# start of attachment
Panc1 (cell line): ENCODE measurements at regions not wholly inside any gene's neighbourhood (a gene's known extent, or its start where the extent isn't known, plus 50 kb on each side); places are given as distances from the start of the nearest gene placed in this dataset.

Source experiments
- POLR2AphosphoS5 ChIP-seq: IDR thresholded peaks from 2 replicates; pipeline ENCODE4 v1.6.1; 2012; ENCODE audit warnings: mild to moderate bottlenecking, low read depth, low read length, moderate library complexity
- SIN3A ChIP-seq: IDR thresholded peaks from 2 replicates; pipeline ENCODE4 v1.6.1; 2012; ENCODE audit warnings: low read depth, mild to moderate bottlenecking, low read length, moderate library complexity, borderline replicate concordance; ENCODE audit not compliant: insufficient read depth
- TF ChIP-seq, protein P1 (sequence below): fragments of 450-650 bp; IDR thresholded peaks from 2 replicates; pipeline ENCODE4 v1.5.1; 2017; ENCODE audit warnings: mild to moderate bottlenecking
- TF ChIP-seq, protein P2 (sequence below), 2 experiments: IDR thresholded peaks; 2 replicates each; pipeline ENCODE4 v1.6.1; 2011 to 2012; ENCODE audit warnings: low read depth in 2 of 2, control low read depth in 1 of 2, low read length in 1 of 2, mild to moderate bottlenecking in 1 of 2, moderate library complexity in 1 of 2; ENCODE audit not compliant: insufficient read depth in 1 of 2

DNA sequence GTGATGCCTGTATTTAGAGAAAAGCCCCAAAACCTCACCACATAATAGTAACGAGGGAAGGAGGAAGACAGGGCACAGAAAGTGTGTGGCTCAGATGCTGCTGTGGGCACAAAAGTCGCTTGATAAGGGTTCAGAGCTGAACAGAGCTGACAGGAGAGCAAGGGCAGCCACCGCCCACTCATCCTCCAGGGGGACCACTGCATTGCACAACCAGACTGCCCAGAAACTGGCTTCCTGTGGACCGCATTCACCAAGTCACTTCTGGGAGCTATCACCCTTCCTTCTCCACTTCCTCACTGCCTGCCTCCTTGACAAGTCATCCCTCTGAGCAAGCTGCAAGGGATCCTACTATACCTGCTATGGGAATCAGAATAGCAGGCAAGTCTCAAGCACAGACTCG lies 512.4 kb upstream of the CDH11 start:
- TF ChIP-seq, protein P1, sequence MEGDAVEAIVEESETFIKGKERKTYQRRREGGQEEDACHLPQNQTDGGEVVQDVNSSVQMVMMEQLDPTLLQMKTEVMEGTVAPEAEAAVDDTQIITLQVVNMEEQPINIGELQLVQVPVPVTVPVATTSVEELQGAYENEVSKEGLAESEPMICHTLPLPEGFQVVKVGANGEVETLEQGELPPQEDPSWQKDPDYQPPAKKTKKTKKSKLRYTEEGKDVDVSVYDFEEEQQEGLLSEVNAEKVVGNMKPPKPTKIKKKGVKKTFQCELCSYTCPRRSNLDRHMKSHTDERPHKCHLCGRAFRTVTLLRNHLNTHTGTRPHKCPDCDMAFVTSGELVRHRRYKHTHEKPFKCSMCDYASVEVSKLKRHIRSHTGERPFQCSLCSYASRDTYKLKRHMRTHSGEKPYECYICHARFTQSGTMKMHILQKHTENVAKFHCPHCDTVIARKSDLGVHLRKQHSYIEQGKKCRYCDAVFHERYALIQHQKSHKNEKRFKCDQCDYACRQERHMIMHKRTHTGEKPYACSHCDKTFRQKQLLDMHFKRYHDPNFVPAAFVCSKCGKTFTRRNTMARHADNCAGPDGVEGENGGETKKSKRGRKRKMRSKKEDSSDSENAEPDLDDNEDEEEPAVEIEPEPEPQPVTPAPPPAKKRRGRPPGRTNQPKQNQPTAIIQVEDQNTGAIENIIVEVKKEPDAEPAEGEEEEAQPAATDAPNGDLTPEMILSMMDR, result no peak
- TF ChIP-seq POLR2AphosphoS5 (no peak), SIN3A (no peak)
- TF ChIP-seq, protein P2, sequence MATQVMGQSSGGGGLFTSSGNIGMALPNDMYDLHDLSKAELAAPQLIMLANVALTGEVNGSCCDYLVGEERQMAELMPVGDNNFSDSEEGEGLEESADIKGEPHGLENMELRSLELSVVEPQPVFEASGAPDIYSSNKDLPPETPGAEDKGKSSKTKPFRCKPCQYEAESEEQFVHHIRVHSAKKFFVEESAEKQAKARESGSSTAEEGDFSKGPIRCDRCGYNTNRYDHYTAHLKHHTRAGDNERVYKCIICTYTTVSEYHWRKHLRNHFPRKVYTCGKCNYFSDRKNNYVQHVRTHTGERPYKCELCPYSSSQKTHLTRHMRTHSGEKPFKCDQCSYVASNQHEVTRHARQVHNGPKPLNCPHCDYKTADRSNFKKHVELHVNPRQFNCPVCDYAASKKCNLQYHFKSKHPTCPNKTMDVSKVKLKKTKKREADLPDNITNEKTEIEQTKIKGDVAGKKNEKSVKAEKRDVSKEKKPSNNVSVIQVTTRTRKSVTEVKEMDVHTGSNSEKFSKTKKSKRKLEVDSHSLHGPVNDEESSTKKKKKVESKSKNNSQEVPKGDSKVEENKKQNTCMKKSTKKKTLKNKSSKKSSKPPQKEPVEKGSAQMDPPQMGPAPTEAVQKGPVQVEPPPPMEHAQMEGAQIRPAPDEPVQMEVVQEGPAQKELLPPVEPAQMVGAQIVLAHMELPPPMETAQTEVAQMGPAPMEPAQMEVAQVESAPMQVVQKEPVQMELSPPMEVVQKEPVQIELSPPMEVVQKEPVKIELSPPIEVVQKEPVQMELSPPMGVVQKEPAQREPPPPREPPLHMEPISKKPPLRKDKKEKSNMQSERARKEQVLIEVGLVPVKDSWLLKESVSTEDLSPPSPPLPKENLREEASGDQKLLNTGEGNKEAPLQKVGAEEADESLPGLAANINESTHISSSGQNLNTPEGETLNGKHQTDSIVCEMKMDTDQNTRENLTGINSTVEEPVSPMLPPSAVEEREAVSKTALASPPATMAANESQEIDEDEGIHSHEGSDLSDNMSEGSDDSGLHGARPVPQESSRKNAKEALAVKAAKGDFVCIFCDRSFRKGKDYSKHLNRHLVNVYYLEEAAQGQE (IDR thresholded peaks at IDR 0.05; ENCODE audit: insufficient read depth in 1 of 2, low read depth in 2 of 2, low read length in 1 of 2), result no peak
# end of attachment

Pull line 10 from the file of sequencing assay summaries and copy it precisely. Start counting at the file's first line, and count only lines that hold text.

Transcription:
- TF ChIP-seq, protein P2, sequence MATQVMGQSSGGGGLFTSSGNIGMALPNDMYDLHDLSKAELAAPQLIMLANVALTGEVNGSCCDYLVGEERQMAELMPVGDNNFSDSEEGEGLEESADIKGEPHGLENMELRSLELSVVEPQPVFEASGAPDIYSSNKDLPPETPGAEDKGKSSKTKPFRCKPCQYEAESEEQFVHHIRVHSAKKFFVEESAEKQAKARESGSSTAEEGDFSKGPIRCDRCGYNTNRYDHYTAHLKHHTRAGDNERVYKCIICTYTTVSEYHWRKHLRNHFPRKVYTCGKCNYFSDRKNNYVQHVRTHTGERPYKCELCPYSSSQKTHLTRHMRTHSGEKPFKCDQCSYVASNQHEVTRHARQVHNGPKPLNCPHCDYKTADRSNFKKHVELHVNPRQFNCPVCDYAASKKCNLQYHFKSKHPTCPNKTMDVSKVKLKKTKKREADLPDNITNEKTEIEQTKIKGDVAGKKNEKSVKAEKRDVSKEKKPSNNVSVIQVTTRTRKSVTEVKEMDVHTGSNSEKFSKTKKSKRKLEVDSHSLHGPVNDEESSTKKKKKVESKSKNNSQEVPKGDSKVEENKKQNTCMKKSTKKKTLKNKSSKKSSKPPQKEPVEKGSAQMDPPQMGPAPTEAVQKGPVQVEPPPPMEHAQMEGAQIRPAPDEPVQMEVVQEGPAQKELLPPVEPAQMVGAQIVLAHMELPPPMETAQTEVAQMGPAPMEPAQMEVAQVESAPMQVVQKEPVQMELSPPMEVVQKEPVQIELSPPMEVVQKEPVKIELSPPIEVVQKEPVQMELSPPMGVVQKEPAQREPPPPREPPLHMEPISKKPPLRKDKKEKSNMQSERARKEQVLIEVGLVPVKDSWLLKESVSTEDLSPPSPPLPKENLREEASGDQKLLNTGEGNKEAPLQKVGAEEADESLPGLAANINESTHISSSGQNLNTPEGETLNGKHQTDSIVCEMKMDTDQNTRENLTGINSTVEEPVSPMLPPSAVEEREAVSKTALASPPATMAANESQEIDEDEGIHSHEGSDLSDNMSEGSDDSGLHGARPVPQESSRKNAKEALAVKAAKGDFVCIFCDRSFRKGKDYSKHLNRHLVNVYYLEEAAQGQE (IDR thresholded peaks at IDR 0.05; ENCODE audit: insufficient read depth in 1 of 2, low read depth in 2 of 2, low read length in 1 of 2), result no peak